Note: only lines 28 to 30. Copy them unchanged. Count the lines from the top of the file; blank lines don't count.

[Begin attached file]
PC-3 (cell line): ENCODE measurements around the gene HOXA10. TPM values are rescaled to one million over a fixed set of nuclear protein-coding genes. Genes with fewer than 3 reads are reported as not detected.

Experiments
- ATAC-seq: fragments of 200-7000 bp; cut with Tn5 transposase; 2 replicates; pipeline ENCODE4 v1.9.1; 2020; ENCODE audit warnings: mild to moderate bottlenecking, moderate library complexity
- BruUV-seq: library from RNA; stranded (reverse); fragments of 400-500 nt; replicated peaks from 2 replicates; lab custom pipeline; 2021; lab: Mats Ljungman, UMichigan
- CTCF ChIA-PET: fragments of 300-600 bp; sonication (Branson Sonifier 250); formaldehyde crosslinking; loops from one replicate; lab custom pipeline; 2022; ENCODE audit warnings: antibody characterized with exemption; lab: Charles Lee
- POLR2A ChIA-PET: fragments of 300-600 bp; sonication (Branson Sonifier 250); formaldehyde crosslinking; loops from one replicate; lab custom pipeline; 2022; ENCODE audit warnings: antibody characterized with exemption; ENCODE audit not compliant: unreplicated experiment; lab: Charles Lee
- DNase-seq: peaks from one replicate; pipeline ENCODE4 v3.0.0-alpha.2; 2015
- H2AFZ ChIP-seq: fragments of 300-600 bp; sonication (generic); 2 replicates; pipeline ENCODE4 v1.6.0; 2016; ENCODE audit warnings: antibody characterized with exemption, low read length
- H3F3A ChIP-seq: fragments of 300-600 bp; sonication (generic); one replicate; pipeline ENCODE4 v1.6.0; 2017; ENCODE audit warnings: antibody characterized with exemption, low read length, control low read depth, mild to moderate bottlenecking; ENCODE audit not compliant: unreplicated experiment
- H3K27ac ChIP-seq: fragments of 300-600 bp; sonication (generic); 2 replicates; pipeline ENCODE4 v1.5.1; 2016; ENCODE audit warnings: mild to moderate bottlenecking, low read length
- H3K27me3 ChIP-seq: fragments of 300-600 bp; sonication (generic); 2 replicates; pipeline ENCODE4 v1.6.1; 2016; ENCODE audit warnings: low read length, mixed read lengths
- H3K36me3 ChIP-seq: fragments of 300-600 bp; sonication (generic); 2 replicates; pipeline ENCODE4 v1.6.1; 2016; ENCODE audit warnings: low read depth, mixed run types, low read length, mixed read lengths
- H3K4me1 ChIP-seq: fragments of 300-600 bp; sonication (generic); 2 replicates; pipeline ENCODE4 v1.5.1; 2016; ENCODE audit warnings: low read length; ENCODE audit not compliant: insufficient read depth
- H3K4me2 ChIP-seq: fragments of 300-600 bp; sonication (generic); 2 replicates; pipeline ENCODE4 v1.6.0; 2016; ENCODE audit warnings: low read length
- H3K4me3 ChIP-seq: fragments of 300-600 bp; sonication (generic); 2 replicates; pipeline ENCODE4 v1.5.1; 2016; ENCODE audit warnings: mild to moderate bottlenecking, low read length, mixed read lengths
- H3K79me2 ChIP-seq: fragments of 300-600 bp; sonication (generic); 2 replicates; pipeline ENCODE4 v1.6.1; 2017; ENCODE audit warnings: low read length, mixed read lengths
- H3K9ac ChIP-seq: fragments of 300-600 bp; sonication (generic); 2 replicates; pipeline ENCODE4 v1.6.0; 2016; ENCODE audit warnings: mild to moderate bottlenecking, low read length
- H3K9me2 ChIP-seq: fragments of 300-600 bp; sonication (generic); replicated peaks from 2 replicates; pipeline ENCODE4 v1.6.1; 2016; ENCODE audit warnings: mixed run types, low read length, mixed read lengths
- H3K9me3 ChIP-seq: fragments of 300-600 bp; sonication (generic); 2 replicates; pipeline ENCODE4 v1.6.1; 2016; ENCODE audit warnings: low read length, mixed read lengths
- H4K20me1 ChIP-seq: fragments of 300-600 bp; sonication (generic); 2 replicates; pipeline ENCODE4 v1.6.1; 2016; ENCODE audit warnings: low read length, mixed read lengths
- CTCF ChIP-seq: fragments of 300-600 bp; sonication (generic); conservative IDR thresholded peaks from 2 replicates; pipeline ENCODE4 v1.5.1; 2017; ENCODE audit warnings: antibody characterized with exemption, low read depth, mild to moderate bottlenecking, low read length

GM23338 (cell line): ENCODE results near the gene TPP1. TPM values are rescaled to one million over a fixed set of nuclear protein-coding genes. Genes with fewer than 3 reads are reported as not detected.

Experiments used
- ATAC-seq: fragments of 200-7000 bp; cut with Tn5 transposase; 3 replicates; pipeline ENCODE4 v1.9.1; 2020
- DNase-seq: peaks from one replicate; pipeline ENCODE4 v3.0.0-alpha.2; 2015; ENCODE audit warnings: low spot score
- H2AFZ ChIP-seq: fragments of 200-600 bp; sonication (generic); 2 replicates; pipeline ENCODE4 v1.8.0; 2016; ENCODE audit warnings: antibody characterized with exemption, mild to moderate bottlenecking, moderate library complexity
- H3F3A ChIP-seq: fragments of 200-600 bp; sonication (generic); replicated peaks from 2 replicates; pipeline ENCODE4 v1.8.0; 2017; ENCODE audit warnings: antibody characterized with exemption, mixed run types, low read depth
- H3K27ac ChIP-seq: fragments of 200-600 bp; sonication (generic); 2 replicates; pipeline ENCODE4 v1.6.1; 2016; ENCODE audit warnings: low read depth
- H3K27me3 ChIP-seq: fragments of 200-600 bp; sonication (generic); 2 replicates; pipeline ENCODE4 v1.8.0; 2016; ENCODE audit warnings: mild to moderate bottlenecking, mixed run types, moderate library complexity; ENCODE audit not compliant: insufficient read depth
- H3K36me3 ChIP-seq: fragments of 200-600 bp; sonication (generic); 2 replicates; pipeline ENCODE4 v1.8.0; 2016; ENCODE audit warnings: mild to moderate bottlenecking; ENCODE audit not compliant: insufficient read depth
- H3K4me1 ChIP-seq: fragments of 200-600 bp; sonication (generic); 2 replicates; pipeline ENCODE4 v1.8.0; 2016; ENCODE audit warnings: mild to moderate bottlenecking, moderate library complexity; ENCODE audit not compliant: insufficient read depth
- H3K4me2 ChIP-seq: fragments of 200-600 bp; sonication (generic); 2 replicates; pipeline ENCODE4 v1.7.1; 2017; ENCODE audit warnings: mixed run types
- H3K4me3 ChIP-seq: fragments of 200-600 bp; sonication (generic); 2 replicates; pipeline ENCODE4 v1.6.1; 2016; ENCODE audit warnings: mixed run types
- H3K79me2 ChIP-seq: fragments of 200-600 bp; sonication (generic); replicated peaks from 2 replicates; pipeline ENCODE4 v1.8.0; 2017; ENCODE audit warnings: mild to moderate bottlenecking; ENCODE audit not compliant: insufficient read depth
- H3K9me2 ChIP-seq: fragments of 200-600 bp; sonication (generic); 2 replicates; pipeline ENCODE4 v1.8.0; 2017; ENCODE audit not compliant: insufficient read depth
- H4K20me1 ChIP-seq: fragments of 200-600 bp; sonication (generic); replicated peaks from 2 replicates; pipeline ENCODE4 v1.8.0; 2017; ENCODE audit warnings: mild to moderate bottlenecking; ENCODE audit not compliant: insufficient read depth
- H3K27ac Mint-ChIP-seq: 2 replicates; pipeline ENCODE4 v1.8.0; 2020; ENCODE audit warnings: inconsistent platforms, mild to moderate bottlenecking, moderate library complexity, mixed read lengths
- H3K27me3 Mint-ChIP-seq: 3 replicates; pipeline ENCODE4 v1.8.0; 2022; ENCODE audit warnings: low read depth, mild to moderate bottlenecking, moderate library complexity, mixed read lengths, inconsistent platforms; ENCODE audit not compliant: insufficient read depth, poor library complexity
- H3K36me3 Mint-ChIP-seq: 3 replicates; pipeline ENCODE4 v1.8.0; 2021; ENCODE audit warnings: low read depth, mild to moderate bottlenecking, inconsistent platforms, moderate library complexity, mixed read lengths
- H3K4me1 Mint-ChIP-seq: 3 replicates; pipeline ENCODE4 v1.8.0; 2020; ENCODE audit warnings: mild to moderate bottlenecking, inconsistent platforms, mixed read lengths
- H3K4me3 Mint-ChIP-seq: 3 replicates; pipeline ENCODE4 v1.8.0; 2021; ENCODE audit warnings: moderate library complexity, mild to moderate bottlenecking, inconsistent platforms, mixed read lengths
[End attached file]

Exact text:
- H3K27ac ChIP-seq: fragments of 200-600 bp; sonication (generic); 2 replicates; pipeline ENCODE4 v1.6.1; 2016; ENCODE audit warnings: low read depth
- H3K27me3 ChIP-seq: fragments of 200-600 bp; sonication (generic); 2 replicates; pipeline ENCODE4 v1.8.0; 2016; ENCODE audit warnings: mild to moderate bottlenecking, mixed run types, moderate library complexity; ENCODE audit not compliant: insufficient read depth
- H3K36me3 ChIP-seq: fragments of 200-600 bp; sonication (generic); 2 replicates; pipeline ENCODE4 v1.8.0; 2016; ENCODE audit warnings: mild to moderate bottlenecking; ENCODE audit not compliant: insufficient read depth